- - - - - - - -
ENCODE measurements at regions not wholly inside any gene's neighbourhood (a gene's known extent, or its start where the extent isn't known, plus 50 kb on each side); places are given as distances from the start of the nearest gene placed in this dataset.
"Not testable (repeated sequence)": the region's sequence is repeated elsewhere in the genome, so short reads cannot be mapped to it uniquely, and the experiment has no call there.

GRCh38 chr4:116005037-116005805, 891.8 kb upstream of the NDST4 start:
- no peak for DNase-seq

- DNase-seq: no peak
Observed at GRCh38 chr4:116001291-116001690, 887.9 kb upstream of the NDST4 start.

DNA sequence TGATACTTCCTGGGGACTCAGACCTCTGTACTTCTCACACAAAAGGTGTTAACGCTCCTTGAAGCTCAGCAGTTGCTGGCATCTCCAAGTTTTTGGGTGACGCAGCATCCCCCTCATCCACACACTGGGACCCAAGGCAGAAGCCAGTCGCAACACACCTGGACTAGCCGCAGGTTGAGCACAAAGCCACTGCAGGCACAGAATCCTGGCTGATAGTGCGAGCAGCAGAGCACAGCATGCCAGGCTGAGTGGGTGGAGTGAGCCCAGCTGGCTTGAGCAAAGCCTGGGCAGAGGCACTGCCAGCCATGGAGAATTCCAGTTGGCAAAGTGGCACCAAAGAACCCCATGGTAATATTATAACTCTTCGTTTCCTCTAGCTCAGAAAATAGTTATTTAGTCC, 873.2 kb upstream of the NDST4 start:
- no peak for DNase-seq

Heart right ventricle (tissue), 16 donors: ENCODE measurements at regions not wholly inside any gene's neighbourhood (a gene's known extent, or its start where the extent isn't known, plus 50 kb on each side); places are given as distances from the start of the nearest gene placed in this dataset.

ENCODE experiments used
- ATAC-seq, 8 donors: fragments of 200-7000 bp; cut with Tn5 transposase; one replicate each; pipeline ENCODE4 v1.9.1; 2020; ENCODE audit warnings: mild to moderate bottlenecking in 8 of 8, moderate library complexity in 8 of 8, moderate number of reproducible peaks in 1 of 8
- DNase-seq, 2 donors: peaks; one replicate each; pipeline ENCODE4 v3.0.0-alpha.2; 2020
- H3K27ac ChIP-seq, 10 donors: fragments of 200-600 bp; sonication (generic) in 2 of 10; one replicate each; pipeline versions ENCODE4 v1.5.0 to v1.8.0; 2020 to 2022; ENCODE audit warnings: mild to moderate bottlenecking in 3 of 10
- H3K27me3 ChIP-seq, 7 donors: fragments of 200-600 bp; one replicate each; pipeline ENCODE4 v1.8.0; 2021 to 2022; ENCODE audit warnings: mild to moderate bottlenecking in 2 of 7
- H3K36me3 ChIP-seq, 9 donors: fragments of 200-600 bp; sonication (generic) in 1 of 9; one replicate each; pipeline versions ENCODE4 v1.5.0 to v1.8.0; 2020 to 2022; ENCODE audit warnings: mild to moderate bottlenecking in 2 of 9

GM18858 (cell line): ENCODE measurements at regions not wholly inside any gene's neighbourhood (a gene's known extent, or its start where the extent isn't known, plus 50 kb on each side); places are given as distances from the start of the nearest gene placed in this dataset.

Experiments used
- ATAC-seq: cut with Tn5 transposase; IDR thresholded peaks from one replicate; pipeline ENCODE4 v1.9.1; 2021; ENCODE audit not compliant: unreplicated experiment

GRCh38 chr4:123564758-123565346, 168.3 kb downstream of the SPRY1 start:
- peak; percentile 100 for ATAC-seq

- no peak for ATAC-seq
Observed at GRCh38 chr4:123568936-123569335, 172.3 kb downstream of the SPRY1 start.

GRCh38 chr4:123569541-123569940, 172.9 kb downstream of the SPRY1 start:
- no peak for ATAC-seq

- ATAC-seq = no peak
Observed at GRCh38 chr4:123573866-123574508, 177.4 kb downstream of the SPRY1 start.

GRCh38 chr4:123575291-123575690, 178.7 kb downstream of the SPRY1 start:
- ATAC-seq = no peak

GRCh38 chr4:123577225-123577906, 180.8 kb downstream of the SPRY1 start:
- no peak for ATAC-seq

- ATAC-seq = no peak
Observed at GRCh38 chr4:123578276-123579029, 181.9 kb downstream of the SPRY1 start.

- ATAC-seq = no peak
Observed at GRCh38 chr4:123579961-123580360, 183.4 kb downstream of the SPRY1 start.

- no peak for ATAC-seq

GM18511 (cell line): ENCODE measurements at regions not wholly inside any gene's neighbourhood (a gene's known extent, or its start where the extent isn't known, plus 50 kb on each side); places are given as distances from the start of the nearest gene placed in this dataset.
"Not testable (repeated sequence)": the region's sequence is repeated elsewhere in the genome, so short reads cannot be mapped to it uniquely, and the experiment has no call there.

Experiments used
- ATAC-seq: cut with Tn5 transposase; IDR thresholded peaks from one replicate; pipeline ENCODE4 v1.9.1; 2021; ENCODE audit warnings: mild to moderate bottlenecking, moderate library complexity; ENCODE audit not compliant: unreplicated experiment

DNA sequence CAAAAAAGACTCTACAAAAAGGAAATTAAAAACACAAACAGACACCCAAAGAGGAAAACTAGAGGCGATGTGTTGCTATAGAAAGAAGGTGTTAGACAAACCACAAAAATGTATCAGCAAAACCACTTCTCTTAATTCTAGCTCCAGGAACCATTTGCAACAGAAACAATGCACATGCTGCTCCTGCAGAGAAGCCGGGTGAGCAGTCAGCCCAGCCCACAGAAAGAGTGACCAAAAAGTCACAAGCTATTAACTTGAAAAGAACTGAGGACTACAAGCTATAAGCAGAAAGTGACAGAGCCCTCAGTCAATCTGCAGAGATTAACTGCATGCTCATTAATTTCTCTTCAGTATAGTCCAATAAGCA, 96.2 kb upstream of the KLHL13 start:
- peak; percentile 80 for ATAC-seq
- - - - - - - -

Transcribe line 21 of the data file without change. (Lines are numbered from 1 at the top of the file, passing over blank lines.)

- no peak for ATAC-seq